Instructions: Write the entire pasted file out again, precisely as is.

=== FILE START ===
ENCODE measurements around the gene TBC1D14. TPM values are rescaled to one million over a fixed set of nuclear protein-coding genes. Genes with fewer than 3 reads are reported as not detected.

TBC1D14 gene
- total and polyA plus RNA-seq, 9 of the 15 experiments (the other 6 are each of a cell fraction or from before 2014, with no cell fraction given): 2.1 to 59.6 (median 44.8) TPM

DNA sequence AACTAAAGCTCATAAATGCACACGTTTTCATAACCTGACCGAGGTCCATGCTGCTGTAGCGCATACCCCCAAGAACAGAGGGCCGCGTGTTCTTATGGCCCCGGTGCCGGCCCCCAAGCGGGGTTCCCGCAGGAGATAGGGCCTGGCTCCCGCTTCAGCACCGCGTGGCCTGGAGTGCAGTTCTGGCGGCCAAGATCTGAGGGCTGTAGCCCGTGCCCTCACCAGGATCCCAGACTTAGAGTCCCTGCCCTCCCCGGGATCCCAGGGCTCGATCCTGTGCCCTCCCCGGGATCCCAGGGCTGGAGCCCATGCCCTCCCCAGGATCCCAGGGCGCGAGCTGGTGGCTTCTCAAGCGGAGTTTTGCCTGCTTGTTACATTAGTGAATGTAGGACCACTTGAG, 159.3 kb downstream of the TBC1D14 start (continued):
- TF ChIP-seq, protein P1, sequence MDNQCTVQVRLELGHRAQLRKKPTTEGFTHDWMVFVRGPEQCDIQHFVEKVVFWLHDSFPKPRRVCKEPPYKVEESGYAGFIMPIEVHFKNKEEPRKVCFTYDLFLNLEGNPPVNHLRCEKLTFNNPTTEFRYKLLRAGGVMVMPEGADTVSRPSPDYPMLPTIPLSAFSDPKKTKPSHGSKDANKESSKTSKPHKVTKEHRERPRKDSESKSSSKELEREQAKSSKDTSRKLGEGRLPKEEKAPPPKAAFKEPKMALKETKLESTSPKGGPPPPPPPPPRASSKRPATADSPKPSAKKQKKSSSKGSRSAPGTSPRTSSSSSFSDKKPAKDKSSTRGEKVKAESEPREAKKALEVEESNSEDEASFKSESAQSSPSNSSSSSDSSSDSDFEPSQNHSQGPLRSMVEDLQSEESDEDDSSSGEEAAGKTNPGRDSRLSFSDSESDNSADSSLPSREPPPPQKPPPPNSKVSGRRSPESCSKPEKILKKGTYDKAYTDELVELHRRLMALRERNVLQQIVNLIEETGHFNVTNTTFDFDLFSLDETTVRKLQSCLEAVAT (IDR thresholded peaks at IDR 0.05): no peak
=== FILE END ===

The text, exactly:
ENCODE measurements around the gene TBC1D14. TPM values are rescaled to one million over a fixed set of nuclear protein-coding genes. Genes with fewer than 3 reads are reported as not detected.

TBC1D14 gene
- total and polyA plus RNA-seq, 9 of the 15 experiments (the other 6 are each of a cell fraction or from before 2014, with no cell fraction given): 2.1 to 59.6 (median 44.8) TPM

DNA sequence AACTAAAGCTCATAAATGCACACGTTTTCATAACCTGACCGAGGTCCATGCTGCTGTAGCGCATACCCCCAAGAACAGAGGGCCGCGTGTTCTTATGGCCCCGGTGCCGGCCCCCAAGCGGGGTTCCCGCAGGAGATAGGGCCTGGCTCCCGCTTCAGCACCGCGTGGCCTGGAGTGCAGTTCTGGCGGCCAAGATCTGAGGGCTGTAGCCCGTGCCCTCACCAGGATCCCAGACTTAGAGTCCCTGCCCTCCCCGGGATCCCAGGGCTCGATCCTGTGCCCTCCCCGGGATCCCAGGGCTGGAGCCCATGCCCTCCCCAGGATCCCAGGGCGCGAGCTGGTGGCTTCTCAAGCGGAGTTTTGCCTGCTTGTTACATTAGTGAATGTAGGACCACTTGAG, 159.3 kb downstream of the TBC1D14 start (continued):
- TF ChIP-seq, protein P1, sequence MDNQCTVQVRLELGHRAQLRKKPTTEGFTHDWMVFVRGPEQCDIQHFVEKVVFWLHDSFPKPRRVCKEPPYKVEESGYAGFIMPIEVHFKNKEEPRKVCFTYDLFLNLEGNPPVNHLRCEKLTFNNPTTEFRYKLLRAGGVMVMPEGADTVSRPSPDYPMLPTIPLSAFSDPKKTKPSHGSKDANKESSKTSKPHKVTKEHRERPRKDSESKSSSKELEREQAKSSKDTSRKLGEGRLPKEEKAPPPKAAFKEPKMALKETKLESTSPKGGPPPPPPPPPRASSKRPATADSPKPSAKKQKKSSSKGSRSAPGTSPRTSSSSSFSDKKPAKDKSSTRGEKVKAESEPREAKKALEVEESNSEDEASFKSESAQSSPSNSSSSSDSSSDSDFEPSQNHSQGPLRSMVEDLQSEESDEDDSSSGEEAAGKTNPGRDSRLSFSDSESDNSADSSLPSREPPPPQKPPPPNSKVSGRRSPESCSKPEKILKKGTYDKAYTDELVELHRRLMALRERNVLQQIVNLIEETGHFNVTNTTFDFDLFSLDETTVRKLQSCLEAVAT (IDR thresholded peaks at IDR 0.05): no peak